The Alliance has put together these publicity tools so you can make the most of your advocacy efforts while also advancing our shared cause. These tools can be used by those coming to Washington, D.C. for Museums Advocacy Day, as well as those advocating from home during Museums Advocacy Day.
Each of these items can be customized, so you can showcase your museum first and foremost, which is also critical to the success of publicity efforts because it helps to show the direct impact of your efforts—and of museums—in your community.
For those who have a small communications staff—or no communications staff—please find below details for using these tools to your best advantage. If you decide to use the publicity tools, please let us know and we can help coordinate with others in your region doing the same.
Also don't forget to consider how you can include Museums Advocacy Day on your website, social media, or in your museum's newsletter, blog or other communications.
If you have 5 minutes, try this:
Social media is an accessible and valuable way to participate in the nationwide effort to speak up for museums. Work with your organization’s social media manager to like and follow legislators who represent the museum and funders (local, federal and state agencies) that support museums. You can learn a lot about a person or organization’s priorities and interests by connecting with their social media.
Follow AAM’s Facebook and Twitter, and use #museumsadvocacy in your advocacy posts.
- Share positive messages about your interactions with legislators and public figures, and tag them accurately in your posts.
- Share items on your own feeds, too. You may be surprised by the responses you get!
How have museums engaged in Museums Advocacy Day in the past?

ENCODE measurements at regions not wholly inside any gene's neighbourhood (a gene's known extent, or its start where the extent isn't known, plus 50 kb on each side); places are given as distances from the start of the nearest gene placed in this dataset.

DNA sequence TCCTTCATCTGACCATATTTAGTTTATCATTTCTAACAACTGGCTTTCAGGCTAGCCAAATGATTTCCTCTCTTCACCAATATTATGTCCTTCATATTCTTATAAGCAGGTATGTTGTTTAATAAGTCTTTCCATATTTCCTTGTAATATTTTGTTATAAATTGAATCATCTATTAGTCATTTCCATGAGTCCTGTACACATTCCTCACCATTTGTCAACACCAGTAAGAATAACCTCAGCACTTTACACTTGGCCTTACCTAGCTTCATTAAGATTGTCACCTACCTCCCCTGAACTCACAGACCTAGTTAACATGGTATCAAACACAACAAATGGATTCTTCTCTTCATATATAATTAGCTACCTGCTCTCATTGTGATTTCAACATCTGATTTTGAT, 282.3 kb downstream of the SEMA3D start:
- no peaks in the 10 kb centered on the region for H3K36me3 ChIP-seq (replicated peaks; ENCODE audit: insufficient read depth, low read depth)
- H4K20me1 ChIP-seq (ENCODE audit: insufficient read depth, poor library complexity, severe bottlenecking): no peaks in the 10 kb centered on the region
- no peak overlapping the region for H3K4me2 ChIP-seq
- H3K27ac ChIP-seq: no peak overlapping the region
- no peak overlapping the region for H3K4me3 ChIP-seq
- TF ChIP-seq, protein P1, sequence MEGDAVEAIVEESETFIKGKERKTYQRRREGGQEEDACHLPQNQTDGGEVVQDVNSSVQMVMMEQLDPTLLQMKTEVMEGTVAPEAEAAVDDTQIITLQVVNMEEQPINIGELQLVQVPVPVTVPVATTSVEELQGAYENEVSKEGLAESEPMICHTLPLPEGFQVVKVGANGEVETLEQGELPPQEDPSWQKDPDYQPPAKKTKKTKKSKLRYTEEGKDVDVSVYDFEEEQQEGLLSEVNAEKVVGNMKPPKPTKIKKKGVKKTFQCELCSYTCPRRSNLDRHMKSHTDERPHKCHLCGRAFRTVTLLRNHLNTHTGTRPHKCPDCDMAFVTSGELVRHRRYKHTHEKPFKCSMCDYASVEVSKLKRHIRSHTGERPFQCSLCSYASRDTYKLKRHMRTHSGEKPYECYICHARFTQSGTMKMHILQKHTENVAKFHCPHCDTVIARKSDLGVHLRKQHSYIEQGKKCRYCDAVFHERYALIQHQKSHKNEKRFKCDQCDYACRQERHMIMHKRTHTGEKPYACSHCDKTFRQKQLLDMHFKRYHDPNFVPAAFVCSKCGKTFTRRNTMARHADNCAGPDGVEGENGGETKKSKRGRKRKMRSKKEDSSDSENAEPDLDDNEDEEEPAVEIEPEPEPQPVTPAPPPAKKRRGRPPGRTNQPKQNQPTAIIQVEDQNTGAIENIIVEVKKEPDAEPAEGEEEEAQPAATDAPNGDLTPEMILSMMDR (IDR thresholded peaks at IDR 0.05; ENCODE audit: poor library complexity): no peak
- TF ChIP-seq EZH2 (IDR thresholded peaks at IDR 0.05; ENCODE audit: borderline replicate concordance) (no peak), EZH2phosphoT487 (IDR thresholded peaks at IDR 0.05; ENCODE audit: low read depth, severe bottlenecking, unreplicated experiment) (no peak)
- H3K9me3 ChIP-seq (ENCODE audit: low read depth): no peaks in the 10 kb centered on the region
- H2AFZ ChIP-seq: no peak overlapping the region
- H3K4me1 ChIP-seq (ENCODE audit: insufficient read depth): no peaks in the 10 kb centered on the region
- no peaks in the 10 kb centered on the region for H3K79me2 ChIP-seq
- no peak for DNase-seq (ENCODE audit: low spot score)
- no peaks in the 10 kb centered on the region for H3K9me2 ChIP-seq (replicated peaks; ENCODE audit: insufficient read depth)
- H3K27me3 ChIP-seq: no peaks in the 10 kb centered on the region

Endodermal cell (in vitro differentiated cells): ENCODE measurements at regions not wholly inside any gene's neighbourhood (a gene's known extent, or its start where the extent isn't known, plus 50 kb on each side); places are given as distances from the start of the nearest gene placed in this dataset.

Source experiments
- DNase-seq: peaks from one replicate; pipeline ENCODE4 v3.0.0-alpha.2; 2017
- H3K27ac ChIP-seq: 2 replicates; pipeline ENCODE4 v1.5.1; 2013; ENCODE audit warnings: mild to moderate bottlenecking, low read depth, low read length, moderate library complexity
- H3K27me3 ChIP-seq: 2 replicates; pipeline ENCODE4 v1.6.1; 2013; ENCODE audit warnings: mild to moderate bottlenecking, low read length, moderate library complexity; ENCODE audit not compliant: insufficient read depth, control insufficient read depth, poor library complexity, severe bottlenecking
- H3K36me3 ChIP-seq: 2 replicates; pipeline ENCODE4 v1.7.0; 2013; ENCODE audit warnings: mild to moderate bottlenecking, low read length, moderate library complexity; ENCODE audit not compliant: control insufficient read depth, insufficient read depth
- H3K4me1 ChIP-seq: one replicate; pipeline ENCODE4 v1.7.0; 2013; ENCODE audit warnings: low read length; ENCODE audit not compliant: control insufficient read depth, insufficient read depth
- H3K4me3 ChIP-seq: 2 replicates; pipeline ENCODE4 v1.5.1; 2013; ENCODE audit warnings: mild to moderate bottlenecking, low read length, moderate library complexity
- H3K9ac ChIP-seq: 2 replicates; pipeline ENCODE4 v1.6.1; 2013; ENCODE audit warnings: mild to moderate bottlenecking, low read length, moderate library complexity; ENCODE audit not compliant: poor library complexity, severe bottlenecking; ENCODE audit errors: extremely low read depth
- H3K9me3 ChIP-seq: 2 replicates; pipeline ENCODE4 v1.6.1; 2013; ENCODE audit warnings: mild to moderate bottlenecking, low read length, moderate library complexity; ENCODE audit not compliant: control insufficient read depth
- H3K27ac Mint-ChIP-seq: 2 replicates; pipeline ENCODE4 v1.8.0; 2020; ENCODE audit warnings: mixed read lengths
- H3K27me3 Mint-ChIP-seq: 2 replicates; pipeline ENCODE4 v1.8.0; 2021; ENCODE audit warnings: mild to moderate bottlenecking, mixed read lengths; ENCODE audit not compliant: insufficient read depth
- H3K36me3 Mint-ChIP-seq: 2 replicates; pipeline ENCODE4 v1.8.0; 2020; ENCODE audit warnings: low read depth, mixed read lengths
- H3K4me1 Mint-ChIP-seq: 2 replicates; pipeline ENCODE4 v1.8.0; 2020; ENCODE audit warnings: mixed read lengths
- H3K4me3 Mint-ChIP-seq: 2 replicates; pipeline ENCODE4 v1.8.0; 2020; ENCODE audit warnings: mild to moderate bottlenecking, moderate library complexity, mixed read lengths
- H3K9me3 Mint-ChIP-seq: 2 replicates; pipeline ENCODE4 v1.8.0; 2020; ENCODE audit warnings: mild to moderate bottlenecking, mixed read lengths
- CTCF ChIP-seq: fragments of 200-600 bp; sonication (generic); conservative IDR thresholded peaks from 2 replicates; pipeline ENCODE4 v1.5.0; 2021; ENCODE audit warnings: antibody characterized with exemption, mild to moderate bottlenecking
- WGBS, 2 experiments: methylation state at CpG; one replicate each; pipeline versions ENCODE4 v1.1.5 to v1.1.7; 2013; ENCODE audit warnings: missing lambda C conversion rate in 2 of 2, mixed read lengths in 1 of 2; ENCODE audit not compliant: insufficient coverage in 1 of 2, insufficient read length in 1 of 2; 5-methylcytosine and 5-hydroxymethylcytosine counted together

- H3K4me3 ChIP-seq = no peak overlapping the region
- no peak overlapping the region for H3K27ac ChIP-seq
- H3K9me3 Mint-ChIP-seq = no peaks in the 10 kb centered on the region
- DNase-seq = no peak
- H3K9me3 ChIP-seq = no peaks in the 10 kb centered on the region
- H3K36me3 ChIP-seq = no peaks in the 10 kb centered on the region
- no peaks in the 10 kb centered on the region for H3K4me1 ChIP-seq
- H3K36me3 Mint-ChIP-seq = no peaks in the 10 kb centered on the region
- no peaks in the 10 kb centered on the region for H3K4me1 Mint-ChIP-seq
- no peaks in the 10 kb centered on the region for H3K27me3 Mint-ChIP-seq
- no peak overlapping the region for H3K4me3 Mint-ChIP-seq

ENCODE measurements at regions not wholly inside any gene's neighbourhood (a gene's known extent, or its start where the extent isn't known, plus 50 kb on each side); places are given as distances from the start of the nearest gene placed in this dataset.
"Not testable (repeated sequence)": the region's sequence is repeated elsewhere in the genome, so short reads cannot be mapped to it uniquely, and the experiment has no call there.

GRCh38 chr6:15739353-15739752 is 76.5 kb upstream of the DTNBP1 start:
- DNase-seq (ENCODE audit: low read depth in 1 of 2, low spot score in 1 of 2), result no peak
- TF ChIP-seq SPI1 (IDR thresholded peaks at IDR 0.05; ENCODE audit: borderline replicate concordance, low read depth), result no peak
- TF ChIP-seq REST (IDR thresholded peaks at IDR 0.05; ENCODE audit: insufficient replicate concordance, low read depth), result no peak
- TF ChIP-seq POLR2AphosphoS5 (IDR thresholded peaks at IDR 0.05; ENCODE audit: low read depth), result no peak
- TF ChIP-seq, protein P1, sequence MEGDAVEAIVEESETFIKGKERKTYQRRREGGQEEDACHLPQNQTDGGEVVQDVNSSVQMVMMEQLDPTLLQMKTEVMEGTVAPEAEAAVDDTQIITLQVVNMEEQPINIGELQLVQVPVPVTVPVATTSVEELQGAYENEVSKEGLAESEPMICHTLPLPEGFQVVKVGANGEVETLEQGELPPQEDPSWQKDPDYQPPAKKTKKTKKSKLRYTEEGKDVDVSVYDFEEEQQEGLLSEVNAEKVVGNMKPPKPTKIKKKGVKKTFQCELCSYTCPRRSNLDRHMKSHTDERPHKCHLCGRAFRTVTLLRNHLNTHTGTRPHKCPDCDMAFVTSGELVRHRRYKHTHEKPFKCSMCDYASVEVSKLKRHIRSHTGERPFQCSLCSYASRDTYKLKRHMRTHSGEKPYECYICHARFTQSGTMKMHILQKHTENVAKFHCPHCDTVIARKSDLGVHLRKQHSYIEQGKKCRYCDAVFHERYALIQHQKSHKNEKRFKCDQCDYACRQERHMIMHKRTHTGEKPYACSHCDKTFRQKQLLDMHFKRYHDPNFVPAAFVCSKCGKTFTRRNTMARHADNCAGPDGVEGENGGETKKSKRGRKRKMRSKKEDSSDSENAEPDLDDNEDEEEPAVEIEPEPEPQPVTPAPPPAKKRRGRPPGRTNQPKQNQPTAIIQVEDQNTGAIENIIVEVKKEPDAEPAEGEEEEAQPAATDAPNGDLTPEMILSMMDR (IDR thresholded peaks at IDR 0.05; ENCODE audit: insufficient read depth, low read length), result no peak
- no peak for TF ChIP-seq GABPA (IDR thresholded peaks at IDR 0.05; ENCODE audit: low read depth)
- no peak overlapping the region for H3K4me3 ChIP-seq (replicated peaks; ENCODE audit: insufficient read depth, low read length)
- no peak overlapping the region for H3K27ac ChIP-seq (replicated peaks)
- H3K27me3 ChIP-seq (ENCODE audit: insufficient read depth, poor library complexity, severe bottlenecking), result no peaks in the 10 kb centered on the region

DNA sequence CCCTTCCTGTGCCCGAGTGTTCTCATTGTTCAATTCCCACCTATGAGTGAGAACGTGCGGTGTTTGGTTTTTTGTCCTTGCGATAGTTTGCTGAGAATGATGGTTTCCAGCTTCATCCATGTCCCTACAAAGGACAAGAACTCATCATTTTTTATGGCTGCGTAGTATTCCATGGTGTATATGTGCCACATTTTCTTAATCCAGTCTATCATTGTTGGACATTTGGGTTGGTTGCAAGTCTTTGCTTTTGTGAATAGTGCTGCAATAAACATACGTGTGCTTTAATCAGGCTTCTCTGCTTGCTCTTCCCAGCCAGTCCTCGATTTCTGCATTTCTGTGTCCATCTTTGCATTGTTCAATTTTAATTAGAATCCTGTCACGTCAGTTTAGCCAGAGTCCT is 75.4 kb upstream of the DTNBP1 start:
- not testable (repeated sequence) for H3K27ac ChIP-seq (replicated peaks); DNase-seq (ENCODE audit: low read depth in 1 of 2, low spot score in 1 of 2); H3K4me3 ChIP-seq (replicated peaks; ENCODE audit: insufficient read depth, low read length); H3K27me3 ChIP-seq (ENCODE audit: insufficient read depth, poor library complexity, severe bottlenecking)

Check out the 2013 and 2014 Storify.
If you have 30 minutes, try this:
Designed to let your local media know you are coming to Washington, D.C. as a citizen-lobbyist to make the case for museums. You can e-mail this to your local media with a brief, personal introduction from you, conveying your availability for interviews or commentary before, during or after Museums Advocacy Day. You should send to the media at least two weeks beforehand and, as with all these items, follow-up via phone and/or email.
If you have an hour, try one of these:
This provides the media with some ideas how they might cover your advocacy efforts. This can be used alongside or as a follow up to the main press release (above). The media will often take your suggested story ideas and adapt them to better suit the editorial approach of the media outlet.
Read by influentials, op-eds give you the opportunity to be both persuasive and authoritative. These draft op-eds include placeholders for you to insert information and statistics relevant to your own museum, community or region. Ideally, it should be submitted to the editorial page/op-ed page editor at least two weeks before Museums Advocacy Day.
You can pitch radio the option of recording a public service announcement with you, for them to air at their discretion before, during and after Museums Advocacy Day. Be prepared for editing on the part of the station; it is often necessary in order to fit the station’s format. PSAs often need to be reviewed by the station weeks in advance.
If you have two hours, try this:
Local radio (particularly your local public radio station, if you have one in your community) is a prime target for coverage of your advocacy efforts. Execution of some of the ideas contained in this pitch message will require time-sensitive commitments from you, as well as asking you to play reporter. You should get this to the news editor of your local station (if not public broadcasting, all-news stations are a possible target) at least two weeks in advance. If the station is interested, be prepared for some back-and-forth to work out the logistics.